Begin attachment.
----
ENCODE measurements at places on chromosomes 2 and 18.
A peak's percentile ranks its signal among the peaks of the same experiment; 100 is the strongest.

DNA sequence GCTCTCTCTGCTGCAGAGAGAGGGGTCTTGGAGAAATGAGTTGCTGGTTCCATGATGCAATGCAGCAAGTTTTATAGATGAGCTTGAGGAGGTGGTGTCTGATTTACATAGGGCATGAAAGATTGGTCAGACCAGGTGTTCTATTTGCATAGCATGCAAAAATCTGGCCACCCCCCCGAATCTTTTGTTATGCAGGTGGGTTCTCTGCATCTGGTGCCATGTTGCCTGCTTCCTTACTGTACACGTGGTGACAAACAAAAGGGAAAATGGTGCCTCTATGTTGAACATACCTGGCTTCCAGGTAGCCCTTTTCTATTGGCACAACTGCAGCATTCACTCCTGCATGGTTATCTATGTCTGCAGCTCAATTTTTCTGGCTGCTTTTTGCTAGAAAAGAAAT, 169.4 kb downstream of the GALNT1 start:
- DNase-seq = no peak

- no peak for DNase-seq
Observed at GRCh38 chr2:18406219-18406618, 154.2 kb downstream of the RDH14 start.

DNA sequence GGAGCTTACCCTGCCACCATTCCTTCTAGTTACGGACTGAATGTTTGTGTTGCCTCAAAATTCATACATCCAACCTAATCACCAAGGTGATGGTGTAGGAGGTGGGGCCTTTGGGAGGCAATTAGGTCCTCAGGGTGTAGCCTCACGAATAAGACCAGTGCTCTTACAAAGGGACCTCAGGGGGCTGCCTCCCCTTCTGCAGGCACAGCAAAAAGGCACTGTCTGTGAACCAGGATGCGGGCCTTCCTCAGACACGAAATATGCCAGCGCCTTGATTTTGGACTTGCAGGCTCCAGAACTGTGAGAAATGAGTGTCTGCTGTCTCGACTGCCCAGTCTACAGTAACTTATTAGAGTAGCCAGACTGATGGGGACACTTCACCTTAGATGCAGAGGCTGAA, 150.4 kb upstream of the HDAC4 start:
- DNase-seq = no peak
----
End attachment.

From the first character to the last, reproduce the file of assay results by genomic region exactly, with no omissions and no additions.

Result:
ENCODE measurements at places on chromosomes 2 and 18.
A peak's percentile ranks its signal among the peaks of the same experiment; 100 is the strongest.

DNA sequence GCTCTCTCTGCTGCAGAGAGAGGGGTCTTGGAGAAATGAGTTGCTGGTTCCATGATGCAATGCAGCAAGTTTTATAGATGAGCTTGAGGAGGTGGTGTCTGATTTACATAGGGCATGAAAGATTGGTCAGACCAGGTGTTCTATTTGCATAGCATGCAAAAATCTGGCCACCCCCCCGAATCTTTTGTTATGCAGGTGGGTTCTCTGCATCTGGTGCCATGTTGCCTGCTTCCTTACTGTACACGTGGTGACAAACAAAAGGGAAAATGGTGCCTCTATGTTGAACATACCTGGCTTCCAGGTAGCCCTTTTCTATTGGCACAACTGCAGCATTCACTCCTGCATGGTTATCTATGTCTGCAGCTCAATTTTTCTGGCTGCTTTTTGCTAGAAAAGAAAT, 169.4 kb downstream of the GALNT1 start:
- DNase-seq = no peak

- no peak for DNase-seq
Observed at GRCh38 chr2:18406219-18406618, 154.2 kb downstream of the RDH14 start.

DNA sequence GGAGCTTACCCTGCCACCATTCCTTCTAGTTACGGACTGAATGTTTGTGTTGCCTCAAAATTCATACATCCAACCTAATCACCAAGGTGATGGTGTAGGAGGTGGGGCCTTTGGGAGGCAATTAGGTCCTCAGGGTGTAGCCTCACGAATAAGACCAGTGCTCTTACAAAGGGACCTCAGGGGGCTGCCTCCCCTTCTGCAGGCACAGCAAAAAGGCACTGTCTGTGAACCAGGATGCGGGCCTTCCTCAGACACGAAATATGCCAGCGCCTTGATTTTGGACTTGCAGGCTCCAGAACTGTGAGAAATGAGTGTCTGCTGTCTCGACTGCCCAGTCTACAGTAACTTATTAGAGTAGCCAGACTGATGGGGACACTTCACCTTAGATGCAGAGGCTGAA, 150.4 kb upstream of the HDAC4 start:
- DNase-seq = no peak